A Retro-Futuristic Odyssey: Unpacking the Wonders of UFO 50

It’s an impossible ask for a game released in a digital age where players can connect to the old days while looking securely into the future. But then, one game manages to do just that. The new project from the Spelunky team at Mossmouth – which includes the studio’s founder Derek Yu (who is not involved in the UFO 50 part of the project) and designer Quinns – is a collection of 50 games bundled into one, ambitious package. Not a mere anthology, it’s a collection of original, playable games – perhaps the biggest game ever assembled – and one that could change everything. Entitled UFO 50, it will release on Steam for Windows, Mac and Linux on 18 September, and was six years in the making.

The Genesis of UFO 50: A CLASSIC Reimagined

And at the core of UFO 50 is an absorbing fable that takes you back to a nostalgic heyday of gaming, the period between 1982 and 1990, that video game fans today refer to as the NES and Genesis era. UFO Soft is the fictional developer of a series of videogames that, while fictional, are meant to be UFO 50’s version of obscure but groundbreaking titles that are now part of gaming lore within the artificial universe of the UFO 50 multiverse.

Crafting Authenticity: THE CLASSIC Challenge

The Mossmouth team has done so out of a desire to recreate a classic gaming experience, carefully striving to stay within the 1980s-era limits and aesthetics. The games thus share a single proprietary 32-color palette, and ‘are purposefully built to not flicker or have slowdown,’ according to the game’s FAQ. The aim from the earliest planning stages was to replicate the limitations and aesthetics of late-1980s game development.

Diverse Genres: A CLASSIC Spectrum

What really stands out about UFO 50 beyond its sheer size, though, is its diversity. The compilation offers a wide range of genres, from platformer, role-playing, roguelite and shoot-em-up to third-person fighting – each with a standalone narrative, gameplay and art style that evolves throughout in tandem with game development from the early to late ’80s. Anyone who liked any of those games should like at least one of the experiences UFO 50 has to offer, be it single-player or multiplayer.

A Classic Multiplayer Twist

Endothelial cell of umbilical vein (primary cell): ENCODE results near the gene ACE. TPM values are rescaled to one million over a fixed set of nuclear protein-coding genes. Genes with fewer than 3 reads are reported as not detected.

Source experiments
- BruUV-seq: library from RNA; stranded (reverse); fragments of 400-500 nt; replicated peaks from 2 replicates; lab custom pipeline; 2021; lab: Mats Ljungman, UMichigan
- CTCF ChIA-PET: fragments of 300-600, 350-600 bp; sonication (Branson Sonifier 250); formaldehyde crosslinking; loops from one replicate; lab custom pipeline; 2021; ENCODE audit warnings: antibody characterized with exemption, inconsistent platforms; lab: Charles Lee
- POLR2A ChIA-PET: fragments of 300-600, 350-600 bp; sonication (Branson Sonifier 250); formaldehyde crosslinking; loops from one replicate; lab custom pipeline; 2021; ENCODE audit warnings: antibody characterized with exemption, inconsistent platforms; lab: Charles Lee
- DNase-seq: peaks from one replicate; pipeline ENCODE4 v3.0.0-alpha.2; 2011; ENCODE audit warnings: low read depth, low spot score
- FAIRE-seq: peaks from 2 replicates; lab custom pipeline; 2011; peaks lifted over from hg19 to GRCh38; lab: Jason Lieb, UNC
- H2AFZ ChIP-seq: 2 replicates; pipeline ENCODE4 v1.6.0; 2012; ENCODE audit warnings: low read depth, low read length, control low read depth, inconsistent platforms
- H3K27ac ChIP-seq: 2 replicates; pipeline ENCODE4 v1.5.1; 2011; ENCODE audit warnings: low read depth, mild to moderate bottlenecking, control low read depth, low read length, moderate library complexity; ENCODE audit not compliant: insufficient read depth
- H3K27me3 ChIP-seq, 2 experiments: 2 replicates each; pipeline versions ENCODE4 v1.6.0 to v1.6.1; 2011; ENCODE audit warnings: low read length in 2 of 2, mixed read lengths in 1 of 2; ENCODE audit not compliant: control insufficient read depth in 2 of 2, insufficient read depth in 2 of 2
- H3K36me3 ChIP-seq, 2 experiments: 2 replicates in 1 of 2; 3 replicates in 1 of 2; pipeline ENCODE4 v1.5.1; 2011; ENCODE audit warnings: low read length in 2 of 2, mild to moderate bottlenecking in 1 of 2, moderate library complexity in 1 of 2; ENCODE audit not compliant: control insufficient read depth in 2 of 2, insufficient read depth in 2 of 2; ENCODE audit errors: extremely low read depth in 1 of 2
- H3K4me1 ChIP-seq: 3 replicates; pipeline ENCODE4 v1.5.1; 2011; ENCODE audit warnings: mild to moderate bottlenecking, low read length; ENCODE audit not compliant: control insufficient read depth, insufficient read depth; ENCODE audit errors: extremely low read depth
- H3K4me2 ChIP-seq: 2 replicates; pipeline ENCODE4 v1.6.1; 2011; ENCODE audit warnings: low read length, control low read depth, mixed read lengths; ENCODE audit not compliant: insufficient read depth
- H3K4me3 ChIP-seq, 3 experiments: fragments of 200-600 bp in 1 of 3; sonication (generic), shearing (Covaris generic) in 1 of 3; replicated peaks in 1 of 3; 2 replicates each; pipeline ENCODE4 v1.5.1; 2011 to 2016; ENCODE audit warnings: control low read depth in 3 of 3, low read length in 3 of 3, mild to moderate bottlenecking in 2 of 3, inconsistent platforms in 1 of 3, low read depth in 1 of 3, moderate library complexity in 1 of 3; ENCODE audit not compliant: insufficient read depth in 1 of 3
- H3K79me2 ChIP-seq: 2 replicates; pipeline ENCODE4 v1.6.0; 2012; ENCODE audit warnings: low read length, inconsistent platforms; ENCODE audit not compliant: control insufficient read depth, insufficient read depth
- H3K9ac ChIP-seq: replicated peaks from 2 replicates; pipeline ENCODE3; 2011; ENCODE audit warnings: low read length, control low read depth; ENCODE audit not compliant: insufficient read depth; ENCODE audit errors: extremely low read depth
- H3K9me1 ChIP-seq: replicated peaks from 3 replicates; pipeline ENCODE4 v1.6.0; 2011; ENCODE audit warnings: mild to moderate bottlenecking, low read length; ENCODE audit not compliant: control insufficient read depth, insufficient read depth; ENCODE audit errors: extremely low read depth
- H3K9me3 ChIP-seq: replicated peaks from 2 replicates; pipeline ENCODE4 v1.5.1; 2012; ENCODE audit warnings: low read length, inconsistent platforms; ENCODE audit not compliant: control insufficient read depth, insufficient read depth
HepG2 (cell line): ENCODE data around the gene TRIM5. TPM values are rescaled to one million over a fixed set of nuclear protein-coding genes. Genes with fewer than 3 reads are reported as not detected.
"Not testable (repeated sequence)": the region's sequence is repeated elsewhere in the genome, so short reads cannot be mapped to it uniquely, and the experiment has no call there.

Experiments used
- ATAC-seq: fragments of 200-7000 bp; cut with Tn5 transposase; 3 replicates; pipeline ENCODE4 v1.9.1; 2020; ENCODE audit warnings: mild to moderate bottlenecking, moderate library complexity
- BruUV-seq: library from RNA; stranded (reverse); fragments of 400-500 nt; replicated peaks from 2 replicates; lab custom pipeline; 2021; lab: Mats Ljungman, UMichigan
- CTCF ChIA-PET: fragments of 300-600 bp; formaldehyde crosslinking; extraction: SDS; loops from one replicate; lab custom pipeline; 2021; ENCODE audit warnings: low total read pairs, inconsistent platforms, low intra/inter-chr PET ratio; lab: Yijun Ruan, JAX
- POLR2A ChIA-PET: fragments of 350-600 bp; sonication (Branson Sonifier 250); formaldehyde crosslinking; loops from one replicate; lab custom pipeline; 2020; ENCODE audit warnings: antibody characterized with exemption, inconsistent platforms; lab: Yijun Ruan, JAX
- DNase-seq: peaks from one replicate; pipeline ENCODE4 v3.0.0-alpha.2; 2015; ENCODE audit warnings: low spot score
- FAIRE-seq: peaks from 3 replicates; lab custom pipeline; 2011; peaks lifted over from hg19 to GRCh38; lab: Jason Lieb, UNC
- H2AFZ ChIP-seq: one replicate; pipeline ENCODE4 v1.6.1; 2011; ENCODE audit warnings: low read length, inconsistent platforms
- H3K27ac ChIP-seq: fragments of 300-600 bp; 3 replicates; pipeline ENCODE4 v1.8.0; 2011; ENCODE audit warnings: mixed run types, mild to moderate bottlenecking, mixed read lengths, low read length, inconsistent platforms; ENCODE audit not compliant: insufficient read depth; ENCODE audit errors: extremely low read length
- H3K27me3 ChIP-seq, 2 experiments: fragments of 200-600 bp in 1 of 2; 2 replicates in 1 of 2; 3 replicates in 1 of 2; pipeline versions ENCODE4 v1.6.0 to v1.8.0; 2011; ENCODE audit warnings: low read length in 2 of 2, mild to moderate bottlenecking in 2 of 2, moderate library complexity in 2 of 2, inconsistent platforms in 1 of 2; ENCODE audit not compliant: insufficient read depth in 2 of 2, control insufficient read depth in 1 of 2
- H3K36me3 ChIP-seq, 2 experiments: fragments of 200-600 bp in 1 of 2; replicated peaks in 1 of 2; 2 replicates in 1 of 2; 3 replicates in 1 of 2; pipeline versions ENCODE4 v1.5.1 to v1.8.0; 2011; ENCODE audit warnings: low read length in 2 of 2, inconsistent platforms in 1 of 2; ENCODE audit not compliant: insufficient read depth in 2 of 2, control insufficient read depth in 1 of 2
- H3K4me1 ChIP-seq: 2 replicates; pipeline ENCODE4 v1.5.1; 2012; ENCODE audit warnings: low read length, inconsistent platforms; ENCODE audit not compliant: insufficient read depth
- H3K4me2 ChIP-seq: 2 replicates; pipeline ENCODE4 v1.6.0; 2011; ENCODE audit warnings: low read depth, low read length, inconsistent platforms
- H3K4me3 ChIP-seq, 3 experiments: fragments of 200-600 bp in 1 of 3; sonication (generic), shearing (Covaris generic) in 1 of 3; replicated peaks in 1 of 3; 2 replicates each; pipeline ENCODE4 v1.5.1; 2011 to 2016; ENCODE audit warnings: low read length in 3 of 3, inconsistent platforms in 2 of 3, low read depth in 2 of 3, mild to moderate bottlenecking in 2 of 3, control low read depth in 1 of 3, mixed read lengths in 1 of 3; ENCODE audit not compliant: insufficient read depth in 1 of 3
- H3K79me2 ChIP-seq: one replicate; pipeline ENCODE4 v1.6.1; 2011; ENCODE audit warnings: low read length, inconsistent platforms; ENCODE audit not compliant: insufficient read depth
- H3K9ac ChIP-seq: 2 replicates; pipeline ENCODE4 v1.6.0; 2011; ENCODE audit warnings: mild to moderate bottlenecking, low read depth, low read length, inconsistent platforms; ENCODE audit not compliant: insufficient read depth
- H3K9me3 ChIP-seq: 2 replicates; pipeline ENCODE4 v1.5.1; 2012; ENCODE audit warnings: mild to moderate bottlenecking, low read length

Apart from that, what sets UFO 50 apart, and what is a welcome inclusion in half the collection, is the multiplayer function: that games can be shared, connecting to a communal ethos at the core of much of the original computing entertainment that inspired these games, while also breaking new ground by allowing you to explore these neo-retro worlds together, sharing past and forging a common future.

Beyond 50: The Hidden Facet of UFO 50

Even if you were to dismiss UFO 50 as a series of 50 games, it is still definitely more. The conceit of the meta-narrative that binds the 50 varied experience into a coherent work means that UFO 50 is already a meta-game in itself. This sheer level of detail, beyond a homage to classic gaming, is what makes UFO 50 into a rich, interactive alternative video game history.

A CLASSIC Revival: Why UFO 50 Matters

Amid a gaming landscape that is increasingly being critiqued for its focus on remakes and sequels, a light, a banner, an indie game called UFO 50: the remake. In a world where indie titles are always applauded for taking risks and starting from scratch, Mossmouth is reclaiming parts of the past, taking guts from old games and bringing them into the future in an incredibly unique way.

Exploring the Essence of CLASSIC

Greatness in gaming is measured by the word ‘classic’, and not by mere age or era. Classic games are those that, regardless of the limitations of their outdated technical specifications (or the age of the consoles they debuted on), retain the undying ability to charm playability, narrative and creativity onto the players. In a story arc that’s about to drag UFO 50 into the classic ranks, the pure thrill of playing (and having the chance to play, for the first time, with new generations of players) will be shared by publishers, gamers and all those who have for years believed that the classics should always have a home in our digital hearts.

Jun 08, 2024
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